The code also looks long because the loop has been unrolled, processing 8 elements of data per iteration.

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    Also note that clang unrolls small loops by default (unlike GCC); if you want to see the most simple version of how it's vectorizing, use -fno-unroll-loops. godbolt.org/z/z6WYG9. (I threw in -march=nehalem to enable SSE4 including pmovsxdq sign-extension to let it make the asm simpler than with manual sign extension. Strangely, even without it, it still only does 8 bytes at a time, not using punpckldq + punpckhdq to use low and high halves of a load + compare result. To be fair, sometimes GCC shoots itself in the foot by not using narrower loads when it has to wide :/) – Peter Cordes Mar 8 at 6:16
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    Also, it would probably be better for clang's strategy (with SSE4.2 from -march=nehalem) to use pmovsxdq xmm, [mem] loads and widen the compare to 64-bit, instead of widening the compare result. GCC does 16-byte loads like I mentioned in my first comment. With SSE4 it takes 2 shuffles to sign-extend the high two masked elements (still probably worth it), and without SSE4 it's pure win vs. clang to get twice as much work done with each pcmpgtd / pand on the initial data, and even the sign-extending can share some work between halves. godbolt.org/z/nWhz3n – Peter Cordes Mar 8 at 6:23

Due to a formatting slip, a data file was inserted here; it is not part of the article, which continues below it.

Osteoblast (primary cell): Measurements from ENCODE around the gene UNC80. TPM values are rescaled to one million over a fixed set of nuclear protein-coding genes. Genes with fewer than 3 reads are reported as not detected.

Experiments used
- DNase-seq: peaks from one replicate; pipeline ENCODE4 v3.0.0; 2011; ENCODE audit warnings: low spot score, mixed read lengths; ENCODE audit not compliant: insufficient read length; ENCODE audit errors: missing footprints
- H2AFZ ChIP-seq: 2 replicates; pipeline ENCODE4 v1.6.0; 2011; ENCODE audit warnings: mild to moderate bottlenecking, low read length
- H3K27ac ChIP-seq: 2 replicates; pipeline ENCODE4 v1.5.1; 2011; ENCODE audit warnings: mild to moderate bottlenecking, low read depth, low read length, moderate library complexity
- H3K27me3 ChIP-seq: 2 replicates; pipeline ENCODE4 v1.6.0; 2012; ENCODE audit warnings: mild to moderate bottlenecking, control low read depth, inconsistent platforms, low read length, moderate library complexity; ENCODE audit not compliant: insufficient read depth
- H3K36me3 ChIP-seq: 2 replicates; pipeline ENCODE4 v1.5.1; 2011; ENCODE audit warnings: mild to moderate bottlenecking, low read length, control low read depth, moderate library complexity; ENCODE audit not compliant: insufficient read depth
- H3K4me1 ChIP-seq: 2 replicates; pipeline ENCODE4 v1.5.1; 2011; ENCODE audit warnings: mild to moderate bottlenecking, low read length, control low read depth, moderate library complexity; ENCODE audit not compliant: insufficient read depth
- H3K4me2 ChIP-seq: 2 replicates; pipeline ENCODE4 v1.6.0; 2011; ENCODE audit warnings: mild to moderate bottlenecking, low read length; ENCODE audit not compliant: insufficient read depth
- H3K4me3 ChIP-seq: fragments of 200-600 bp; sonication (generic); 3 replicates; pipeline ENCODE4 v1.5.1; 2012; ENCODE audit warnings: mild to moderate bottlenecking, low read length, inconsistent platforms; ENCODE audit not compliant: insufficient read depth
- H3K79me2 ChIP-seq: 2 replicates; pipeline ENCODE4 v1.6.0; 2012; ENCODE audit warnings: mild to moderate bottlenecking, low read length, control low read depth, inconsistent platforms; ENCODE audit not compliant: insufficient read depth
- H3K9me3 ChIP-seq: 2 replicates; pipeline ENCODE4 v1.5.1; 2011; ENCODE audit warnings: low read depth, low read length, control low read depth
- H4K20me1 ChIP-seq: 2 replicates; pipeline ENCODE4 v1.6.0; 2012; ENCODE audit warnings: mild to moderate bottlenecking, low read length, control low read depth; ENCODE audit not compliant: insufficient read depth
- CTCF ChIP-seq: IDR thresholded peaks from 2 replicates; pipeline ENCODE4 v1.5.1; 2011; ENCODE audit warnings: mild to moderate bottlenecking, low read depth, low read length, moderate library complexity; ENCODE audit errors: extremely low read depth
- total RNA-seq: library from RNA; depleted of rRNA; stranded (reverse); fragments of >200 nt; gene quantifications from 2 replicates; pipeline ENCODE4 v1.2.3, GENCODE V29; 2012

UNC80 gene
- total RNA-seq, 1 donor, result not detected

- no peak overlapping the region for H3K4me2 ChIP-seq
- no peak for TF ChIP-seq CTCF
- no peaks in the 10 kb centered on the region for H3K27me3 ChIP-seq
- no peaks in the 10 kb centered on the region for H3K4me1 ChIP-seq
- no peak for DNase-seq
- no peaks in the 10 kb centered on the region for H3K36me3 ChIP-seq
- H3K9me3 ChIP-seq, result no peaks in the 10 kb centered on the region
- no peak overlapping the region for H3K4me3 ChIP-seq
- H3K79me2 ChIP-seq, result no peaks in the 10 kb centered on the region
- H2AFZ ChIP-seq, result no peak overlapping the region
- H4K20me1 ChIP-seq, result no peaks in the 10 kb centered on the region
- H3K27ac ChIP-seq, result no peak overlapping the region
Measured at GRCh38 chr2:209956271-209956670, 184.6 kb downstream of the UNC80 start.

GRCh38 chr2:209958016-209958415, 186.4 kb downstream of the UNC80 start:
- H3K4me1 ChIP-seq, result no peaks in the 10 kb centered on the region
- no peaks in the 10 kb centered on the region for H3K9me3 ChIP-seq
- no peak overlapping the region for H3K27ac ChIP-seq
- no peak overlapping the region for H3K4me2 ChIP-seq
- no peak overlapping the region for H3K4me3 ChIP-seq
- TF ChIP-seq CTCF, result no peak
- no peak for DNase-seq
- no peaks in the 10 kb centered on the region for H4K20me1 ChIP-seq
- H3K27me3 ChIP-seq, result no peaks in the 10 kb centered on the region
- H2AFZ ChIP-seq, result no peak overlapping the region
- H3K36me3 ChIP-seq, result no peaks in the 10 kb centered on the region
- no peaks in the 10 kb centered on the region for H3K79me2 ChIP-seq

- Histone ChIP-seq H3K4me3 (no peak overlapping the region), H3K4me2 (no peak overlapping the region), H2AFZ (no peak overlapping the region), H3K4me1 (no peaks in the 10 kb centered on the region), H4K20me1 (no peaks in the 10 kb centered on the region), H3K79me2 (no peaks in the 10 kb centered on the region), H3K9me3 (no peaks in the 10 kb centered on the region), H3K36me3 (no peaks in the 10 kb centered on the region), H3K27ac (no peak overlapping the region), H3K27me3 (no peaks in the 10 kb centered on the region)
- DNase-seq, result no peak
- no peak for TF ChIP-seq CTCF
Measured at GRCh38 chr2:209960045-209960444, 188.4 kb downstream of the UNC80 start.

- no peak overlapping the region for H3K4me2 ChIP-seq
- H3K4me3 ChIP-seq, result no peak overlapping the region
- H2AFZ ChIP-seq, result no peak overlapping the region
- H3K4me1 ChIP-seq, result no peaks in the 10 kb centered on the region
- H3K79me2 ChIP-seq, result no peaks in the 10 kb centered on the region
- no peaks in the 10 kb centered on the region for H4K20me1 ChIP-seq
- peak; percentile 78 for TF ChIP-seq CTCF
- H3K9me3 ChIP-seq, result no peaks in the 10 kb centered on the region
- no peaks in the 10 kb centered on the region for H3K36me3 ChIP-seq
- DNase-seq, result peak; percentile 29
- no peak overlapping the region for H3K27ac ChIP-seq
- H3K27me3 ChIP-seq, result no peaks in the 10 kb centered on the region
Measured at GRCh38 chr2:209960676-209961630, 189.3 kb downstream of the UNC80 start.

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    Anyway, so yes the answer to this question is that it auto-vectorizes. As usual compilers don't pick perfect strategies. (Although GCC's might be optimal for SSE2 or SSE4.) – Peter Cordes Mar 8 at 6:25
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    Also related: gcc optimization flag -O3 makes code slower than -O2 for this same code where branchless (without vectorization) isn't profitable for sorted, and you need PGO (profile guided optimization) to get GCC to make the optimal choice to not do if-conversion, if you're using an old GCC, or compiling with -fno-tree-vectorize. – Peter Cordes Mar 8 at 10:40
  • 3
    So... compiler have gotten better over the years :) – Michael Dorgan Mar 10 at 23:08